Swedish Princess Madeleine is seen in this 2007 file photo. She won a lawsuit against a German publisher, which was ordered to pay damages for fabricating stories about her.
A HAMBURG court has ordered a German publisher to pay Sweden's Princess Madeleine 400,000 euros (US$560,000) in damages for fabricating stories about her, the parties involved said yesterday.
Sonnenverlag GmbH & Co KG was ordered to pay the damages by the Hamburg state court, which was ruling on an appeal against a lower court's 2007 award of 300,000 euros in damages against the publishing house.
The publisher's magazines carried false reports about the 27-year-old princess being engaged and pregnant, among other things, her attorney Matthias Prinz said.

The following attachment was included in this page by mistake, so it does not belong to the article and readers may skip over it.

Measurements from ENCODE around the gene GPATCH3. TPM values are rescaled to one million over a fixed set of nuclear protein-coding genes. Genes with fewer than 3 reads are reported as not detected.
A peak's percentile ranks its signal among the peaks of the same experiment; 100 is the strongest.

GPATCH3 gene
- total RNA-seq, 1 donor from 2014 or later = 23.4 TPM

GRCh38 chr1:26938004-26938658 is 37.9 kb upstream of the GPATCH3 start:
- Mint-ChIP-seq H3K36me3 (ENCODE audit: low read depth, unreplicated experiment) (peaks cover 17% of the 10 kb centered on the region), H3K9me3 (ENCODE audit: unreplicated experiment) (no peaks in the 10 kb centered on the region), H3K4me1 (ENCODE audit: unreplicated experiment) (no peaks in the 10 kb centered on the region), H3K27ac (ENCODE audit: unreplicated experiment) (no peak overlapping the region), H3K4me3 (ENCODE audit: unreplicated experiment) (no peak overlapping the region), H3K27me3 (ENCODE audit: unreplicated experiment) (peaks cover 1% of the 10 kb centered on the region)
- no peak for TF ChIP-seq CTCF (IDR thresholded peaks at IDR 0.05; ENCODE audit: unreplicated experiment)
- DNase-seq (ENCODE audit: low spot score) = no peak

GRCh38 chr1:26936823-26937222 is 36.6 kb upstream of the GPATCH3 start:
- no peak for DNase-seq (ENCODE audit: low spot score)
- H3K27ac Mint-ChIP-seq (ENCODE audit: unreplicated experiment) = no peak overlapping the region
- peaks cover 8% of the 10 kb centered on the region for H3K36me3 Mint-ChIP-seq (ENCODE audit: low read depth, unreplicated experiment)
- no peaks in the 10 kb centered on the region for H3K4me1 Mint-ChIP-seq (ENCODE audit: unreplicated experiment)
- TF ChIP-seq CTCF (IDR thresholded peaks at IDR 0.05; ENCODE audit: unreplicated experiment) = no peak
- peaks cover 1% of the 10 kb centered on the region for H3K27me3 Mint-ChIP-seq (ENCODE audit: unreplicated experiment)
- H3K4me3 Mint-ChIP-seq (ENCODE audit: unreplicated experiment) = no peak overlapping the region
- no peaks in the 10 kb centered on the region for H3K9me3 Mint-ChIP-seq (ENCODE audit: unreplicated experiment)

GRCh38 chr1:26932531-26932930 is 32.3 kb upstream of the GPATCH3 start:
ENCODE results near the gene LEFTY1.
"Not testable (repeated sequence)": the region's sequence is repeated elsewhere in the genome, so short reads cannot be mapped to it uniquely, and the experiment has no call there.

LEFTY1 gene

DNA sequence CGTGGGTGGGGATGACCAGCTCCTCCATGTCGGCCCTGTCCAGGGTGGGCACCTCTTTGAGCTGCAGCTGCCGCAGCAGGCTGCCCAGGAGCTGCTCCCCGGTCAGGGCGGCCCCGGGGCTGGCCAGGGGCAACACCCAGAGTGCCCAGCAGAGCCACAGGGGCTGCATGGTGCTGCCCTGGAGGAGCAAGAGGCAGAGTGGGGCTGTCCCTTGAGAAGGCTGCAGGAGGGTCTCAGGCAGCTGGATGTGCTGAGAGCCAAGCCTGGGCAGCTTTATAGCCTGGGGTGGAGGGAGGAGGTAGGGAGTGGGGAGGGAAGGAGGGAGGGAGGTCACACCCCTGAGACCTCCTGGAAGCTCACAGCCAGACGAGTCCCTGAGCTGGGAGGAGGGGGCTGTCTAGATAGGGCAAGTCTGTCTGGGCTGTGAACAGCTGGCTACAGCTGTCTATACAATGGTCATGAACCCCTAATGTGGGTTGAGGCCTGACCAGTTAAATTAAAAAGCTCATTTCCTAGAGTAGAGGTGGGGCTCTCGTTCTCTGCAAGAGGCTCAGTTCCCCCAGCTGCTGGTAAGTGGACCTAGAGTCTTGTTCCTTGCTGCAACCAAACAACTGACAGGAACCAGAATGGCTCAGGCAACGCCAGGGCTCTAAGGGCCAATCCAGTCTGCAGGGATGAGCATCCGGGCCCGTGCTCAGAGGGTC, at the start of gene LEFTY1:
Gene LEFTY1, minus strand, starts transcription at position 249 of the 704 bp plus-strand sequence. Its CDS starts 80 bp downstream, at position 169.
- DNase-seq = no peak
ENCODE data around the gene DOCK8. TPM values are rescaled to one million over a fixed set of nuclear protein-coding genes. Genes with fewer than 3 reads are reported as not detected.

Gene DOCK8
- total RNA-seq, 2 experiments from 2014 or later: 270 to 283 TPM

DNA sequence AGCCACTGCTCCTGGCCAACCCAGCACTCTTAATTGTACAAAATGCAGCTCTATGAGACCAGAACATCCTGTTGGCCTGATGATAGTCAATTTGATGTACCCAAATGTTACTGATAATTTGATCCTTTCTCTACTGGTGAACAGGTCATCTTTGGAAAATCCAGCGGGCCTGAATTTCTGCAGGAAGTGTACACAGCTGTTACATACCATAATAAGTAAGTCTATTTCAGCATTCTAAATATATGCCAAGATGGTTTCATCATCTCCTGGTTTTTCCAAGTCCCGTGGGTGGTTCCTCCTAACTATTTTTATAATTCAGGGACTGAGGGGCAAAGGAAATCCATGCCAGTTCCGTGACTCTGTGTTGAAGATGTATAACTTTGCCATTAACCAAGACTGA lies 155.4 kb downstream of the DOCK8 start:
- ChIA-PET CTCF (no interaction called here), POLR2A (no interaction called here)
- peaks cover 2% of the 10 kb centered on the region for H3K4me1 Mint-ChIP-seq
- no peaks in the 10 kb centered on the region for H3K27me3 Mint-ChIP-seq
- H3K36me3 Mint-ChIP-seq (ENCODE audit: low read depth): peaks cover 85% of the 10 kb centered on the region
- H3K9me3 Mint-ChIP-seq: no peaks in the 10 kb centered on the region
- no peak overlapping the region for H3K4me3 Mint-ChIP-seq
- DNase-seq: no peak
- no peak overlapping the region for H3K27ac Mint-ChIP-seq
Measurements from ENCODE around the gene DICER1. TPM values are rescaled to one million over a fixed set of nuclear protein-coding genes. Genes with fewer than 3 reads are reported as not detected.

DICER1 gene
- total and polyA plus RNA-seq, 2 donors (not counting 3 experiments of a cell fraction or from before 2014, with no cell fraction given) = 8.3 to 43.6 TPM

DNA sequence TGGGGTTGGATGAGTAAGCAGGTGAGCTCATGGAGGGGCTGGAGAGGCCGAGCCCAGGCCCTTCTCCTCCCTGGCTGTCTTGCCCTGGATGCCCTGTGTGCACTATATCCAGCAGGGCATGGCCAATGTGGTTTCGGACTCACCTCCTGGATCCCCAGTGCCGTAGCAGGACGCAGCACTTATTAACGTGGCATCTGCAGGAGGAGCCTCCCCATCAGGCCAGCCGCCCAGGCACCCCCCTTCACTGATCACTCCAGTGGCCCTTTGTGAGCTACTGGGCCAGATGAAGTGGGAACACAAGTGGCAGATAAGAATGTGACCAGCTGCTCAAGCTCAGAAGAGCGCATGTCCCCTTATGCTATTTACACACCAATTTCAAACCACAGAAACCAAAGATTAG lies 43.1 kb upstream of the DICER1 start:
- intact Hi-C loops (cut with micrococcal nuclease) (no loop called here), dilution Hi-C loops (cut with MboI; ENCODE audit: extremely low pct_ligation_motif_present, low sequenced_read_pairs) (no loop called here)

Madeleine has been dating Jonas Bergstrom since 2002, but the couple is neither engaged nor married, nor do they have any children.
Sonnenverlag puts out a raft of magazines in Germany, and the reports were carried in two weekly women's publications, Frau mit Herz (Woman with Heart) and Welt der Frau, (Woman's World), Prinz said.
"There were scores of untruthful articles about my client in the publications," he said.
The Hamburg state court confirmed that the judgment had been made on Thursday.
The Swedish Royal Court said in a statement that the court ruled the articles were "untrue and degrading."
"Princess Madeleine intends to donate the money she is finally awarded to charity," the statement said.
Sonnenverlag's parent company, Baden-Baden based KLAMBT media group, also confirmed the ruling in a short statement.
"The amount of the court-ordered damages and the related charges are in the range expected by the KLAMBT media group," it said.
Madeleine Therese Amelie Josephine -- the Princess of Sweden, Duchess of Halsingland and Gastrikland -- is the youngest of three children of King Carl XVI Gustaf and Queen Silvia.